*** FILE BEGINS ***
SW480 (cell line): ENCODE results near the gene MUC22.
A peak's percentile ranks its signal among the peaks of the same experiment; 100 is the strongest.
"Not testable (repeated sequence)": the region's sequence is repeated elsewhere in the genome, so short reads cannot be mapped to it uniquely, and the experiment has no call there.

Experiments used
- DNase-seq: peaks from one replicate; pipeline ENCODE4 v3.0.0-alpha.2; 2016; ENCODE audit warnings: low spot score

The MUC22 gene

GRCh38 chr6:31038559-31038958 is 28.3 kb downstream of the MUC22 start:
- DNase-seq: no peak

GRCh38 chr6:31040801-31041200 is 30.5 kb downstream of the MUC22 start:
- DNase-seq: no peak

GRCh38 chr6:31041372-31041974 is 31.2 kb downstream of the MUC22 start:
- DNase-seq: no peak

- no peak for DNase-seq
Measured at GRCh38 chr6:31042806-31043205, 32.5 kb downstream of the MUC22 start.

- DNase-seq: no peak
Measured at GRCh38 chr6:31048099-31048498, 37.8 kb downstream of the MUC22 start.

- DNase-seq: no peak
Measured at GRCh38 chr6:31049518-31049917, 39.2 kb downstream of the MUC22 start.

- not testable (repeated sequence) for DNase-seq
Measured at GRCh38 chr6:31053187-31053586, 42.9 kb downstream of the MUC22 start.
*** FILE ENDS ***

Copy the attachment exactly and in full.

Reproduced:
SW480 (cell line): ENCODE results near the gene MUC22.
A peak's percentile ranks its signal among the peaks of the same experiment; 100 is the strongest.
"Not testable (repeated sequence)": the region's sequence is repeated elsewhere in the genome, so short reads cannot be mapped to it uniquely, and the experiment has no call there.

Experiments used
- DNase-seq: peaks from one replicate; pipeline ENCODE4 v3.0.0-alpha.2; 2016; ENCODE audit warnings: low spot score

The MUC22 gene

GRCh38 chr6:31038559-31038958 is 28.3 kb downstream of the MUC22 start:
- DNase-seq: no peak

GRCh38 chr6:31040801-31041200 is 30.5 kb downstream of the MUC22 start:
- DNase-seq: no peak

GRCh38 chr6:31041372-31041974 is 31.2 kb downstream of the MUC22 start:
- DNase-seq: no peak

- no peak for DNase-seq
Measured at GRCh38 chr6:31042806-31043205, 32.5 kb downstream of the MUC22 start.

- DNase-seq: no peak
Measured at GRCh38 chr6:31048099-31048498, 37.8 kb downstream of the MUC22 start.

- DNase-seq: no peak
Measured at GRCh38 chr6:31049518-31049917, 39.2 kb downstream of the MUC22 start.

- not testable (repeated sequence) for DNase-seq
Measured at GRCh38 chr6:31053187-31053586, 42.9 kb downstream of the MUC22 start.